There's something strange about New Zealand houses. Not that they tend to house New Zealanders, but that they typically have neither insulation nor central heating. You might think this doesn't matter, as the country is so far south, and south is hot, and in this would agree with the mistaken English settlers. However, the North Island's climate is sub-tropical, which for the purposes of our discussion means (a) there is little seasonal variation in temperature; and (b) you're likely to wake up in the middle of the summer night freezing your arse off.
We knew about the houses going in to our search for an apartment. Indeed, every one of our Kiwi friends informed us of the cold, hard facts. And if I have been at all American in my comportment during my time here, surely it has been in my scoffing of the situation of the temperature. You can hardly blame me. Last May we arrived in the middle of the worst Wellington winter in 25 years: a bit of rain, some wind, lows in the low 40s. Our first trip nearly three years ago was taken during the equivalent of autumn in the northern hemisphere, and the weather was resplendent.
The apartment, or "flat," we found is the second floor of a Victorian house built in the 1890s. High ceilings, two (inoperable) fireplaces with exquisite tile work, lots of storage, a bigger kitchen than we had before, and a great sense of flow. The other serious contender was a place in Thorndon, a quiet suburb that's home to mostly government workers and apparently a great family area. But it felt too out of the way, disconnected from the culture of the cultural capital of the country, and bit too far a walk from our business.
The flat we took, by contrast, is only a 10-minute walk to work and not much further to the waterfront. It is situated in an urban green belt above a small park, where university students hold occasional chautauquas and the cicadas sound like crackling power lines. We can see the top of Mount Victoria from our living room, as well as the sleek Majestic Centre, the tallest building in the city and seemingly transplanted from the Cloud City skyline.
The street is actually a pedestrian footpath named not out of any nod to literary tradition, but rather to reflect a heretofore unknown labor of the Grail Knight; namely, the carrying over hill and under hill of eight suitcases, three carry-ons, and a car seat up the vertiginous steps to the keep. It suits us well.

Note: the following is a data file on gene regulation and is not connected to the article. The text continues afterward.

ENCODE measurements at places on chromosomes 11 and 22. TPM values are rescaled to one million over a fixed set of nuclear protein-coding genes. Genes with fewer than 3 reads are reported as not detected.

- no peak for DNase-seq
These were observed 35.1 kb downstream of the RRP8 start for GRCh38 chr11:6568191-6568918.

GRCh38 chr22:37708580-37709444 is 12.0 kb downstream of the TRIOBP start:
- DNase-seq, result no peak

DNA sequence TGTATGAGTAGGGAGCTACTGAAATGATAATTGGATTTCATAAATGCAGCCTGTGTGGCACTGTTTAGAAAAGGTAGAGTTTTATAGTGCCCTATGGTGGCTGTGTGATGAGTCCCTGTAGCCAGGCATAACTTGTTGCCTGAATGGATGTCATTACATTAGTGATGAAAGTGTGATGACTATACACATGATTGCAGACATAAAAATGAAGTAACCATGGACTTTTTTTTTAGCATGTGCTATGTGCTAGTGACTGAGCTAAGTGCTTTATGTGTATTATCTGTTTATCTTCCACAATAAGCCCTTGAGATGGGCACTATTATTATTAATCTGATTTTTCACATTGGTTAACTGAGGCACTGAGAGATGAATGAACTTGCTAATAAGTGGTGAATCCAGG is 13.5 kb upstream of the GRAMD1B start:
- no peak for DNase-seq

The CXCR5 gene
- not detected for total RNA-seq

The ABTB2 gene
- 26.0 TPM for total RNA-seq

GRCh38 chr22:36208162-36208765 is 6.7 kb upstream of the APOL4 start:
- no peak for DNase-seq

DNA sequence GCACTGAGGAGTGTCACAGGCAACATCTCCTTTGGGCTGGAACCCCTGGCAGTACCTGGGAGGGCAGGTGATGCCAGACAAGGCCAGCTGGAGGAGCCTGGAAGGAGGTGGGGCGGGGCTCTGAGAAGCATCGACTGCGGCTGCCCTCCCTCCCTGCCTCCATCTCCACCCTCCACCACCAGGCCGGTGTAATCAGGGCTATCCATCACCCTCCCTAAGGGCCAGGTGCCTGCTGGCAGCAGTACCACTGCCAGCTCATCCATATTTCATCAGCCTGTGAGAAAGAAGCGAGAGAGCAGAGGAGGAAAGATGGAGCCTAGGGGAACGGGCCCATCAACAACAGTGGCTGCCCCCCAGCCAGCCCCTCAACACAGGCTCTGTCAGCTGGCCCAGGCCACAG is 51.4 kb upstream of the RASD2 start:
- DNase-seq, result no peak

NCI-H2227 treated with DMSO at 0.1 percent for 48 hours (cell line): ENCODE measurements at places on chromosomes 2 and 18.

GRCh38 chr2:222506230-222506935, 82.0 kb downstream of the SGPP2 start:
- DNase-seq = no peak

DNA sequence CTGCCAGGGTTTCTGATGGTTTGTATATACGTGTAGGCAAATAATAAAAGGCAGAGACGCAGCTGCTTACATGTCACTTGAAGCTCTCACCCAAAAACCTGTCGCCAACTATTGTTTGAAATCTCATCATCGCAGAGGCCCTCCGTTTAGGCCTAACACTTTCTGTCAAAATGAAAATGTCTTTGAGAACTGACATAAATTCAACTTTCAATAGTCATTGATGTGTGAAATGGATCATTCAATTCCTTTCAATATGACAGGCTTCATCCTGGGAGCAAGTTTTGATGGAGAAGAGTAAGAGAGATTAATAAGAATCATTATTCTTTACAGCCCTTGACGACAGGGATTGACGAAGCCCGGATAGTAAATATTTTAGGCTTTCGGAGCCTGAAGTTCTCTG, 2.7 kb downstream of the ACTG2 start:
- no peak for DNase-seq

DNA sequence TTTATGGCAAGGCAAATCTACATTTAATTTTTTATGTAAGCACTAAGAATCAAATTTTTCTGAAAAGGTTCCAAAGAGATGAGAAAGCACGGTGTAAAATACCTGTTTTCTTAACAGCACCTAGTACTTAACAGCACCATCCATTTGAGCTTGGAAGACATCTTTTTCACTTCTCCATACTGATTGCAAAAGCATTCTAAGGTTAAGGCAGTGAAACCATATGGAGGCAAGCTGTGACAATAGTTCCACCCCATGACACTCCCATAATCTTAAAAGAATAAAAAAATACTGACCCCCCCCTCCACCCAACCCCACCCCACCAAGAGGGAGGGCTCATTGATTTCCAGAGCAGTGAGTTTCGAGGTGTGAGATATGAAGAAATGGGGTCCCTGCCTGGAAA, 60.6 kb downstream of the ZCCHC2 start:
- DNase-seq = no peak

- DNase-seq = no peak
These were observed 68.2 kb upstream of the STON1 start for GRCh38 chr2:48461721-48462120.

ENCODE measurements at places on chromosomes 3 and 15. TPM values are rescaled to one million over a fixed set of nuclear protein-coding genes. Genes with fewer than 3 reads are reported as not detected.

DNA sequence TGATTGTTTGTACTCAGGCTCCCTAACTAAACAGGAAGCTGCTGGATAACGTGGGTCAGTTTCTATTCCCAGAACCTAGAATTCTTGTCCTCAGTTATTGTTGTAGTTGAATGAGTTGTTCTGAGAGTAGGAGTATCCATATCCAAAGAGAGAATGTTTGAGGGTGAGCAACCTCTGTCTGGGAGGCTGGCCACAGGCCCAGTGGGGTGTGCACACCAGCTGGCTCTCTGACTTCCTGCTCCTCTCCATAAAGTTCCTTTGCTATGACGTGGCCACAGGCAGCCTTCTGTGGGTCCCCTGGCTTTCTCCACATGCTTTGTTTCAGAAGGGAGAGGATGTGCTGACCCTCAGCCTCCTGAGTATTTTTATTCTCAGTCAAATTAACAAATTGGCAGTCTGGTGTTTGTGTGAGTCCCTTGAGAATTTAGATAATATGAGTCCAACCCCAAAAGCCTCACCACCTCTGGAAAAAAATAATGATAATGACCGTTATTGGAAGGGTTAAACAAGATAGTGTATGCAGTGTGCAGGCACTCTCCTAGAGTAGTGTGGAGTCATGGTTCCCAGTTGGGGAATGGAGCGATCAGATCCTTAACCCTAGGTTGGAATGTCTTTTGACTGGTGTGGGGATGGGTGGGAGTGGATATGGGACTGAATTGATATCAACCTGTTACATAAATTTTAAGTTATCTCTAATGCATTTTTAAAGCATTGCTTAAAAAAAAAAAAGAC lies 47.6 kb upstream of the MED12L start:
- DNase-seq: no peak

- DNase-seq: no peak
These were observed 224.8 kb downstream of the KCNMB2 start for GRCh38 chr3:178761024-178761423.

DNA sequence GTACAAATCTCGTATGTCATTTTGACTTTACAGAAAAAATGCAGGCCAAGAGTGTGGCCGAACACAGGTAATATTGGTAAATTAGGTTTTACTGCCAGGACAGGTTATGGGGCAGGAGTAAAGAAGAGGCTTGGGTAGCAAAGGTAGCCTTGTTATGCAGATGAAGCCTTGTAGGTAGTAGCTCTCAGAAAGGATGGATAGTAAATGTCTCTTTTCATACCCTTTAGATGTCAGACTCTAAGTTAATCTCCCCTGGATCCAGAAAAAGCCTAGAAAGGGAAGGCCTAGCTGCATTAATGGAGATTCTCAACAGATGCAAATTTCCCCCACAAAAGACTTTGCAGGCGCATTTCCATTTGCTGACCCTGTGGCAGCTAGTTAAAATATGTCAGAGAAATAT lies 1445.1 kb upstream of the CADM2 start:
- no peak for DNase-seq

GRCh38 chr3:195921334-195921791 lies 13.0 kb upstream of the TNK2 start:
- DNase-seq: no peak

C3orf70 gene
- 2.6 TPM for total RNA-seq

Other aspects of Kiwi life take more getting used to. It is well established that New Zealanders, following their English forebears, drive on the wrong side of the road, and that their water goes down the drain in a manner contrary to northern custom. Less well known, and understood, are the rules governing sidewalk etiquette and water usage. Like cars, pedestrians are to take the left side of any thoroughfare. "But," I'm told," that's changing." There's really no telling how you are to navigate through foot traffic. Similarly, the standard for faucets is hot on the right and cold on the left, but that seems to vary from building to building or even sink to sink.
I don't mean to imply that Kiwis are backwards. New Zealanders are proud of their history as a land of backyard inventors, plucky souls who maintain that nothing can't be fixed with a bit of No. 8 wire and some elbow grease. It's nothing short of amazing what has been accomplished here in so little time (since only 1840), and that from years of making do has come a tremendous spirit of can do. This gumption is largely the result of the country's geographic isolation, low population (4.2 million), and youth (making the States seem downright elderly). Perhaps the Englishness has something to do with it, too.
Still, there are those odd moments when, shopping for groceries in the New World Metro, you find in the span of one short aisle--eggs, pet food, condiments, and DVD players, and you, perhaps more American than you'd thought, wonder how anything works at all.